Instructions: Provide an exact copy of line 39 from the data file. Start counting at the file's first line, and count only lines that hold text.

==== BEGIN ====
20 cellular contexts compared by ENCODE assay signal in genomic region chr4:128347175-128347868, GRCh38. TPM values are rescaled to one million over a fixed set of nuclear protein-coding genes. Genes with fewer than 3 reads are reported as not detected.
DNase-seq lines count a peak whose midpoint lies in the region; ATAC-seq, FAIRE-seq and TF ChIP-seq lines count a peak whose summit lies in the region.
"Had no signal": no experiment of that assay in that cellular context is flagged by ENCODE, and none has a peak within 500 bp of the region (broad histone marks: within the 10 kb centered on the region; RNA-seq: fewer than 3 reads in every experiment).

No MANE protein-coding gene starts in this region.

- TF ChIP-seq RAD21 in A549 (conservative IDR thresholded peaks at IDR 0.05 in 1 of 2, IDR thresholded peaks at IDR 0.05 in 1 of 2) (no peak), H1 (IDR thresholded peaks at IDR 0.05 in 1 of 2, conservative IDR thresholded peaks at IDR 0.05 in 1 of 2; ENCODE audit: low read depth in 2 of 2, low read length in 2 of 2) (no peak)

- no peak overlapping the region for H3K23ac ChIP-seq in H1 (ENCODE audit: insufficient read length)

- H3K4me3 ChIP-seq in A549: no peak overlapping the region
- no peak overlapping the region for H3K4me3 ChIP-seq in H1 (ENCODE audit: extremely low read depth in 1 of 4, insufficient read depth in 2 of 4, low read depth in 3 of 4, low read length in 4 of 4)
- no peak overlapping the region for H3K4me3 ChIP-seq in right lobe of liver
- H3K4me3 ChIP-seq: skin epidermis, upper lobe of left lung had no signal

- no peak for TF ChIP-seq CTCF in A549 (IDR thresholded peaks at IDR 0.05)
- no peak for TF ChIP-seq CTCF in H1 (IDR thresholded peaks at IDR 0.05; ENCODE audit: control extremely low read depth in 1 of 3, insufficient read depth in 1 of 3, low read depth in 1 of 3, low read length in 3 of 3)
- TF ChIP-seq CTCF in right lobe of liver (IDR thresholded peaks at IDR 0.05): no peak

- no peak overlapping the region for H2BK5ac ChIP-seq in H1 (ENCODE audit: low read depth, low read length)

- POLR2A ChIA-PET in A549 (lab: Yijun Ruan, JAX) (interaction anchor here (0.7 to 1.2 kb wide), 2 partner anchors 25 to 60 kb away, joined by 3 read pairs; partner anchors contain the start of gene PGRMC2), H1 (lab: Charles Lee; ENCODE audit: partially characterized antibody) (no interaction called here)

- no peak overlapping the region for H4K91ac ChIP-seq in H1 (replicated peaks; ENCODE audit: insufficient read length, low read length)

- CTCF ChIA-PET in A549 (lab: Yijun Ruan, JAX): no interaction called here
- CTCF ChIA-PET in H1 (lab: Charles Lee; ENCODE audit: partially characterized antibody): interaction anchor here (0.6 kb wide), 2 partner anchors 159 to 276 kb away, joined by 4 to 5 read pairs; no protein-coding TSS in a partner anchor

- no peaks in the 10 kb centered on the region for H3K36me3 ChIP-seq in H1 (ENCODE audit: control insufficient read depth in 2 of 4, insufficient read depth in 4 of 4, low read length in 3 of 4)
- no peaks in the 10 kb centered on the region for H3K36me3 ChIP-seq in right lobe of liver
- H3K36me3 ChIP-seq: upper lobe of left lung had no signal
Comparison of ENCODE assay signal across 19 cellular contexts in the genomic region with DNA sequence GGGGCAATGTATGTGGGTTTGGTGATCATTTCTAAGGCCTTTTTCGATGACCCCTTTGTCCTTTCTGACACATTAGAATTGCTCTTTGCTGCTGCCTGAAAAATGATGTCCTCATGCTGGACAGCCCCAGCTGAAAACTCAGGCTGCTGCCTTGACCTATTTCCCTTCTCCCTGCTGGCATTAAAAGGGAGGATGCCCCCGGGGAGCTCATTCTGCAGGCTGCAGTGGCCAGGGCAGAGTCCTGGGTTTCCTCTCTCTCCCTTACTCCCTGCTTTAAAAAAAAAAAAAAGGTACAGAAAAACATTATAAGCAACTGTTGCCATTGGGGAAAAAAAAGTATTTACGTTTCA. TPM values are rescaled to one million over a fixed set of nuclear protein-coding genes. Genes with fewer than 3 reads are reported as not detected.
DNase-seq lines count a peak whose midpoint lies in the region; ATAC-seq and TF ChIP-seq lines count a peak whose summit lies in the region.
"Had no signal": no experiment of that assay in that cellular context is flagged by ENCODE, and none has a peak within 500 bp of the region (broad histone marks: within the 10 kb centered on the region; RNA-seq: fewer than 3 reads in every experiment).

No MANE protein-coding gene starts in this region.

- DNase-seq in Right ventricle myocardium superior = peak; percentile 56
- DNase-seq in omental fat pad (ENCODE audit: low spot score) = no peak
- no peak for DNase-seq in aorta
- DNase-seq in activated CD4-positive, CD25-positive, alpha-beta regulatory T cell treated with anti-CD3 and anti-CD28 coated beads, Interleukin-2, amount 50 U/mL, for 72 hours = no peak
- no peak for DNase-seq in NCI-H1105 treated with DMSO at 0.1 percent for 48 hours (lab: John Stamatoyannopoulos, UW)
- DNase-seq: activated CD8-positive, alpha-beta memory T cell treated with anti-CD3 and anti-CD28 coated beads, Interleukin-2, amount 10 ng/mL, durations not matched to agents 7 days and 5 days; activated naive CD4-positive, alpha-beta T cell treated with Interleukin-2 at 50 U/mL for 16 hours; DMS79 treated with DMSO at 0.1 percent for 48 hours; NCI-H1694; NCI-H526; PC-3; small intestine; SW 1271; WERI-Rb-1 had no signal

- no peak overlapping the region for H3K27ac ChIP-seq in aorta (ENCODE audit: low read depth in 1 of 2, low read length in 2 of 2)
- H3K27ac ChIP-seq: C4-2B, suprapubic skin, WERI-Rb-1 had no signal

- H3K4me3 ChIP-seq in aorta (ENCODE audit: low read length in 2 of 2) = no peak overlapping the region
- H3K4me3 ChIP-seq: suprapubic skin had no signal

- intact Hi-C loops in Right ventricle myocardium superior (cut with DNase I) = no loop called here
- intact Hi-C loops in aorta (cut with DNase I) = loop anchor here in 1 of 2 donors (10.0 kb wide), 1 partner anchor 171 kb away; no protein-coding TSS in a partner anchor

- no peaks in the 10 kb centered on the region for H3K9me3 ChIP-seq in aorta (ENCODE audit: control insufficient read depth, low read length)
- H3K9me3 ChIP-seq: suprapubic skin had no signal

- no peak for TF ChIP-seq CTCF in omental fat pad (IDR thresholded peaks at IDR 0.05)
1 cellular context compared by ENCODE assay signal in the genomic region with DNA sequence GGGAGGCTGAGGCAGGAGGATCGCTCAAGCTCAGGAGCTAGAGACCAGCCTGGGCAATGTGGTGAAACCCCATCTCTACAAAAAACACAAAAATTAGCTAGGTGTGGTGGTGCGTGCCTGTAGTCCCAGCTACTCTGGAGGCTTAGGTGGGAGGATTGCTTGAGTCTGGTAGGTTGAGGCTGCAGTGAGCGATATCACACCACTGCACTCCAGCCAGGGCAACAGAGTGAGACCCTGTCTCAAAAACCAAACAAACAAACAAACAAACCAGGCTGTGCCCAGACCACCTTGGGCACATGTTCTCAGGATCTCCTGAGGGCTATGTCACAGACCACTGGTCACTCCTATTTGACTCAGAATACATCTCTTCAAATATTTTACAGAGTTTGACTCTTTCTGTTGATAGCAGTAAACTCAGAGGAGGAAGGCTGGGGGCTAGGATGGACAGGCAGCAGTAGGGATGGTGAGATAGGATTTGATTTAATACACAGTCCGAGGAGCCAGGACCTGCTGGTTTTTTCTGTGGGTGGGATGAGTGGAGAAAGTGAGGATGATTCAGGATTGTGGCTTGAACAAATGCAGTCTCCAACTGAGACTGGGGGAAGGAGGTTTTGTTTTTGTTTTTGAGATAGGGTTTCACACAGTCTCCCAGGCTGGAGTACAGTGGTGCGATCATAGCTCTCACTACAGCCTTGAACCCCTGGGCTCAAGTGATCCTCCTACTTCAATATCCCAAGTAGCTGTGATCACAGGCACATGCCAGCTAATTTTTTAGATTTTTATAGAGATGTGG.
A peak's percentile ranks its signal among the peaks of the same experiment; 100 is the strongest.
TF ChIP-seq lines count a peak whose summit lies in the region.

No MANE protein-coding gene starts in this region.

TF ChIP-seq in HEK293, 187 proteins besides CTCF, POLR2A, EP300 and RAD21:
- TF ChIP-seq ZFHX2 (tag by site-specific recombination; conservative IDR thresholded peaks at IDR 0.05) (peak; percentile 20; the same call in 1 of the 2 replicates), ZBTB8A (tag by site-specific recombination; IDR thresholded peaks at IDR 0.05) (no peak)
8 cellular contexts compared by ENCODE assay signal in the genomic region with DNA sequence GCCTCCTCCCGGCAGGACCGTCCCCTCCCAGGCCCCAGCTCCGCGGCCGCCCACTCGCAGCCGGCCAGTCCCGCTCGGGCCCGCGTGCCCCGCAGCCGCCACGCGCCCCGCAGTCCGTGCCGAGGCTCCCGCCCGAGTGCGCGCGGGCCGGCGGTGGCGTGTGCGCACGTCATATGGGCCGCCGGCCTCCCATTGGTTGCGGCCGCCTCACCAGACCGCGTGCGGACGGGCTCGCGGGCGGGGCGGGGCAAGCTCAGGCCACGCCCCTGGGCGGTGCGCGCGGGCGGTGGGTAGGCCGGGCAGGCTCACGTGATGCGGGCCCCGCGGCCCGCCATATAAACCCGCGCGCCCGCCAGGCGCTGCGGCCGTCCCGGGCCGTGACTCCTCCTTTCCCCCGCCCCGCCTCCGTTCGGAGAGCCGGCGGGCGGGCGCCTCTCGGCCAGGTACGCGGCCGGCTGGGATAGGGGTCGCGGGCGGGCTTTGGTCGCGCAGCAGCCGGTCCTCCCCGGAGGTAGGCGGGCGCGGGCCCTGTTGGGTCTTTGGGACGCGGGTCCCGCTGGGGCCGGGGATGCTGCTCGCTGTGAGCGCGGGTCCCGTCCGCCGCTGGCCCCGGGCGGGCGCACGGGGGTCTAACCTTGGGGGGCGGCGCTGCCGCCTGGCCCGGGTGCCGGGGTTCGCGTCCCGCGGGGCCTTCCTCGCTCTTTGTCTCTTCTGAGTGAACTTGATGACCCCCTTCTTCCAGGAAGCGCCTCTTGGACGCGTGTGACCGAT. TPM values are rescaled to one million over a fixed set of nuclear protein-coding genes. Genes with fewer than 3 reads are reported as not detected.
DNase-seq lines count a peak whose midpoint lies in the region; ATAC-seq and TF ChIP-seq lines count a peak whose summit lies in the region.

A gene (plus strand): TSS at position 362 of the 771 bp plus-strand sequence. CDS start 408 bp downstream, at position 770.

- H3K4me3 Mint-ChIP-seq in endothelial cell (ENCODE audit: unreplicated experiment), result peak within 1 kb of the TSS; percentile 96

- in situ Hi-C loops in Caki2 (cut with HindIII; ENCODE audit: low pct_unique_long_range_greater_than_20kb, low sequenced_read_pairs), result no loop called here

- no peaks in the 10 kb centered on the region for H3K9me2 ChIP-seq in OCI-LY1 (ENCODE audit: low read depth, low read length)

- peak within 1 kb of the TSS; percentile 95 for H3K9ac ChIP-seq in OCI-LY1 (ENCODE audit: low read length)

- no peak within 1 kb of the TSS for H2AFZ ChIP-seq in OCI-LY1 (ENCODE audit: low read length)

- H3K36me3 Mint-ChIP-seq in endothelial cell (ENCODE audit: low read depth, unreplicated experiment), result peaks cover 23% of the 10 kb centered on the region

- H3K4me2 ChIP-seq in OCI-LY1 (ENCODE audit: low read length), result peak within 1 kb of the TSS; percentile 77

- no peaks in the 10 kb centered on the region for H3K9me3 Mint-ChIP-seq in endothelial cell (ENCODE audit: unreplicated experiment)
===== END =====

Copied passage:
- H3K9me3 ChIP-seq: suprapubic skin had no signal